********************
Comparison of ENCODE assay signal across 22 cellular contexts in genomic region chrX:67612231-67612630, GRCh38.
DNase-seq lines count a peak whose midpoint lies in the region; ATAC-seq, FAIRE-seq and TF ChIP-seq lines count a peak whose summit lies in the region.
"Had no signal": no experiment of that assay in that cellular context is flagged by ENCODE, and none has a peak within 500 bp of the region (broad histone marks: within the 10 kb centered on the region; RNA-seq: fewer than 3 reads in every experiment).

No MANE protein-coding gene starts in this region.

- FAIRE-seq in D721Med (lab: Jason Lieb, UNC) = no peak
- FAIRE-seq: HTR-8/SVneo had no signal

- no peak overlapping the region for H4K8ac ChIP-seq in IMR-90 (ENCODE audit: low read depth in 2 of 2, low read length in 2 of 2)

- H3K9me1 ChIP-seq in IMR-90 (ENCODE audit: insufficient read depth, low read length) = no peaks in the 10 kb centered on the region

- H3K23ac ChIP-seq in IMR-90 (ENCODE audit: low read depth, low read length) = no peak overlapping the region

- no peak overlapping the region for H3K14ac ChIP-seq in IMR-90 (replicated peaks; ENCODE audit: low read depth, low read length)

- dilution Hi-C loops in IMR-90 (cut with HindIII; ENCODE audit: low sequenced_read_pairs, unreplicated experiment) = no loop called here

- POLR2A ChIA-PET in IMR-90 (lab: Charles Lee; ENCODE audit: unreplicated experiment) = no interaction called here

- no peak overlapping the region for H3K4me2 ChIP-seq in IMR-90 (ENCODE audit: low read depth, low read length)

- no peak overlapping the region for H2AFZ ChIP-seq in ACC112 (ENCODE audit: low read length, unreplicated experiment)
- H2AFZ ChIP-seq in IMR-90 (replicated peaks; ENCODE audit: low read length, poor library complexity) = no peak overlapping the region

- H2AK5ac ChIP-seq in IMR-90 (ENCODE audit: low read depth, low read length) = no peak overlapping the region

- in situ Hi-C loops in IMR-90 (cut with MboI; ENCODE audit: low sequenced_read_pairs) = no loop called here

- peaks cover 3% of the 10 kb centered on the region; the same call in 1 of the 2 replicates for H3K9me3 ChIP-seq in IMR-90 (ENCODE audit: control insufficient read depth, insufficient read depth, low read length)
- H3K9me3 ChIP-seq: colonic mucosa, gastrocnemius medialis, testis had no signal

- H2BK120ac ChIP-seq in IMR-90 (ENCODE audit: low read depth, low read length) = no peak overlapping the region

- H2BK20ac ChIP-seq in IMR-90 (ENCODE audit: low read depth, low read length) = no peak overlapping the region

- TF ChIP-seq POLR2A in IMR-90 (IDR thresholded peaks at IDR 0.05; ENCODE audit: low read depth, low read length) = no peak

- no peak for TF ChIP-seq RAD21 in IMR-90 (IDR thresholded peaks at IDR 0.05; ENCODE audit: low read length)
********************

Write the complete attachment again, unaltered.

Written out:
Comparison of ENCODE assay signal across 22 cellular contexts in genomic region chrX:67612231-67612630, GRCh38.
DNase-seq lines count a peak whose midpoint lies in the region; ATAC-seq, FAIRE-seq and TF ChIP-seq lines count a peak whose summit lies in the region.
"Had no signal": no experiment of that assay in that cellular context is flagged by ENCODE, and none has a peak within 500 bp of the region (broad histone marks: within the 10 kb centered on the region; RNA-seq: fewer than 3 reads in every experiment).

No MANE protein-coding gene starts in this region.

- FAIRE-seq in D721Med (lab: Jason Lieb, UNC) = no peak
- FAIRE-seq: HTR-8/SVneo had no signal

- no peak overlapping the region for H4K8ac ChIP-seq in IMR-90 (ENCODE audit: low read depth in 2 of 2, low read length in 2 of 2)

- H3K9me1 ChIP-seq in IMR-90 (ENCODE audit: insufficient read depth, low read length) = no peaks in the 10 kb centered on the region

- H3K23ac ChIP-seq in IMR-90 (ENCODE audit: low read depth, low read length) = no peak overlapping the region

- no peak overlapping the region for H3K14ac ChIP-seq in IMR-90 (replicated peaks; ENCODE audit: low read depth, low read length)

- dilution Hi-C loops in IMR-90 (cut with HindIII; ENCODE audit: low sequenced_read_pairs, unreplicated experiment) = no loop called here

- POLR2A ChIA-PET in IMR-90 (lab: Charles Lee; ENCODE audit: unreplicated experiment) = no interaction called here

- no peak overlapping the region for H3K4me2 ChIP-seq in IMR-90 (ENCODE audit: low read depth, low read length)

- no peak overlapping the region for H2AFZ ChIP-seq in ACC112 (ENCODE audit: low read length, unreplicated experiment)
- H2AFZ ChIP-seq in IMR-90 (replicated peaks; ENCODE audit: low read length, poor library complexity) = no peak overlapping the region

- H2AK5ac ChIP-seq in IMR-90 (ENCODE audit: low read depth, low read length) = no peak overlapping the region

- in situ Hi-C loops in IMR-90 (cut with MboI; ENCODE audit: low sequenced_read_pairs) = no loop called here

- peaks cover 3% of the 10 kb centered on the region; the same call in 1 of the 2 replicates for H3K9me3 ChIP-seq in IMR-90 (ENCODE audit: control insufficient read depth, insufficient read depth, low read length)
- H3K9me3 ChIP-seq: colonic mucosa, gastrocnemius medialis, testis had no signal

- H2BK120ac ChIP-seq in IMR-90 (ENCODE audit: low read depth, low read length) = no peak overlapping the region

- H2BK20ac ChIP-seq in IMR-90 (ENCODE audit: low read depth, low read length) = no peak overlapping the region

- TF ChIP-seq POLR2A in IMR-90 (IDR thresholded peaks at IDR 0.05; ENCODE audit: low read depth, low read length) = no peak

- no peak for TF ChIP-seq RAD21 in IMR-90 (IDR thresholded peaks at IDR 0.05; ENCODE audit: low read length)